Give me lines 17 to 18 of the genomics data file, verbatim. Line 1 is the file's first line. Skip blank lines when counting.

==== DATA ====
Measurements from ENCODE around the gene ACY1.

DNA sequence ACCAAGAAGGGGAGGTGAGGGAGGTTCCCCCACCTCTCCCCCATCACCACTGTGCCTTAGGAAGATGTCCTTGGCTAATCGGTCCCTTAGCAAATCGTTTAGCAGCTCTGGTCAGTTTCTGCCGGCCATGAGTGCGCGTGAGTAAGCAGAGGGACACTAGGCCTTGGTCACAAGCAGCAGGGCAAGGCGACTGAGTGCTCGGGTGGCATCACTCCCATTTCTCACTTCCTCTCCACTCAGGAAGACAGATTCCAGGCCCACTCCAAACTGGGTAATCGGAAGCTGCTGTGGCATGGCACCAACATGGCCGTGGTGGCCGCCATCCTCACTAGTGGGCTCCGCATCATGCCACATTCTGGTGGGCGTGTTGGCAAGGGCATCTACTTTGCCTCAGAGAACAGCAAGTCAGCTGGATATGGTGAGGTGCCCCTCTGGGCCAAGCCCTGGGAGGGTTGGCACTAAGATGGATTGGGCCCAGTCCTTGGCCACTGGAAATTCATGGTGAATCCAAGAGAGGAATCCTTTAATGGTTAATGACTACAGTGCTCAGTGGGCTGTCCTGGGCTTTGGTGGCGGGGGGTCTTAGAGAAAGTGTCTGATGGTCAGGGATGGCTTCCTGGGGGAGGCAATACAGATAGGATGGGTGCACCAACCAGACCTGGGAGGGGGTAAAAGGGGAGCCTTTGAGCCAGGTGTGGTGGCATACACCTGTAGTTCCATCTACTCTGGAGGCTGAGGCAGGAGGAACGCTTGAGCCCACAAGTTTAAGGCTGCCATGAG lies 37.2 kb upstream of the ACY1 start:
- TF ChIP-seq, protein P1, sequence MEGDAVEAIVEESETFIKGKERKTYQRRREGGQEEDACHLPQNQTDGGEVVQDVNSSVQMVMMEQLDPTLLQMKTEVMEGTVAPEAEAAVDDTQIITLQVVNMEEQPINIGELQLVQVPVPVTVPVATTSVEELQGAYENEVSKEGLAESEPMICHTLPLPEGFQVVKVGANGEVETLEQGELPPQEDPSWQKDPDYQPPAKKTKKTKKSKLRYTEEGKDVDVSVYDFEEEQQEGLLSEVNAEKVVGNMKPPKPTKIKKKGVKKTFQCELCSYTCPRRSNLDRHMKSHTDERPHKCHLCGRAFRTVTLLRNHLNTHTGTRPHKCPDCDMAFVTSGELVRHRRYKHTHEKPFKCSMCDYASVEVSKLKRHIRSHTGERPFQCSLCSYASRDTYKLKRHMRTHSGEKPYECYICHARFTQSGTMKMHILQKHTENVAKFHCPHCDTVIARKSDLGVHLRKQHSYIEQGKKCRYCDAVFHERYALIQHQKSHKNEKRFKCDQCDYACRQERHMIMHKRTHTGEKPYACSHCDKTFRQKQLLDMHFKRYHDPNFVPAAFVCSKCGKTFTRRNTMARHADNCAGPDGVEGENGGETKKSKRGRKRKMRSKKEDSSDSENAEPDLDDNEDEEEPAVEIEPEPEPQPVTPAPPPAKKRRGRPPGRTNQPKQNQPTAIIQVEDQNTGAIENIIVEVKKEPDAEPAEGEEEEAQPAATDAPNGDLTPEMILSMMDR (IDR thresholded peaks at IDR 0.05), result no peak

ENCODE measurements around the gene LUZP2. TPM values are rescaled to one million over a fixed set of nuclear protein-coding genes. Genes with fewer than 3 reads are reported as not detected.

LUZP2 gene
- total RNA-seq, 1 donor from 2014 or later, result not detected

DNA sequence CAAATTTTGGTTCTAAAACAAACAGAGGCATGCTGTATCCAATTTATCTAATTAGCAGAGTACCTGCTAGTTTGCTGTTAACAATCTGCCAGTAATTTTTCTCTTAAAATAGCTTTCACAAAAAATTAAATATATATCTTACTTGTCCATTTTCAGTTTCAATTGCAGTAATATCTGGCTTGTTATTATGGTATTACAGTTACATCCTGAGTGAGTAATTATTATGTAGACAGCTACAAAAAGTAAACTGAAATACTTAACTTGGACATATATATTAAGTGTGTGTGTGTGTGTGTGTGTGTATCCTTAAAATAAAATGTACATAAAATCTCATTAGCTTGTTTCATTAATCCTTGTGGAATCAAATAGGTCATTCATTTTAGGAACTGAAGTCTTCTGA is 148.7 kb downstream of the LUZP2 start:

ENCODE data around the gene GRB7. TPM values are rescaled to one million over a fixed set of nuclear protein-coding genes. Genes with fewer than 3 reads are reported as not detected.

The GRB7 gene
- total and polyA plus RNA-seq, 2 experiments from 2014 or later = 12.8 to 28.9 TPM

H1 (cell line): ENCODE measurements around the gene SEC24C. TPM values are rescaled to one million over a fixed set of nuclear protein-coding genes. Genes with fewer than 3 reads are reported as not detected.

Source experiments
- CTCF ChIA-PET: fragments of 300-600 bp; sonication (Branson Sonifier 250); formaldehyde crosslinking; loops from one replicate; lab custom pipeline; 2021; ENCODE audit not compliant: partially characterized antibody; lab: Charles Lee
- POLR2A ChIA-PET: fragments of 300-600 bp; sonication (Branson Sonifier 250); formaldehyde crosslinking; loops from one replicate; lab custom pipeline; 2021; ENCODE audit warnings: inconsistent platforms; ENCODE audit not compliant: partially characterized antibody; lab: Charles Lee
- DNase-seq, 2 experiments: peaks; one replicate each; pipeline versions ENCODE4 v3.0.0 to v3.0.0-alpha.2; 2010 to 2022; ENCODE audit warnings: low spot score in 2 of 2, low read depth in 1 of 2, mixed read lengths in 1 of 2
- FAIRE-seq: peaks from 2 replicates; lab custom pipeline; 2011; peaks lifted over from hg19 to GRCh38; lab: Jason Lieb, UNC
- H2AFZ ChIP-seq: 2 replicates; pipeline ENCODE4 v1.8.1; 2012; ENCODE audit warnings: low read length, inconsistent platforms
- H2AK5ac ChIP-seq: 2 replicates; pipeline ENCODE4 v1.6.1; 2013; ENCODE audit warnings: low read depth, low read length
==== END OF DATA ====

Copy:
- H2AFZ ChIP-seq: 2 replicates; pipeline ENCODE4 v1.8.1; 2012; ENCODE audit warnings: low read length, inconsistent platforms
- H2AK5ac ChIP-seq: 2 replicates; pipeline ENCODE4 v1.6.1; 2013; ENCODE audit warnings: low read depth, low read length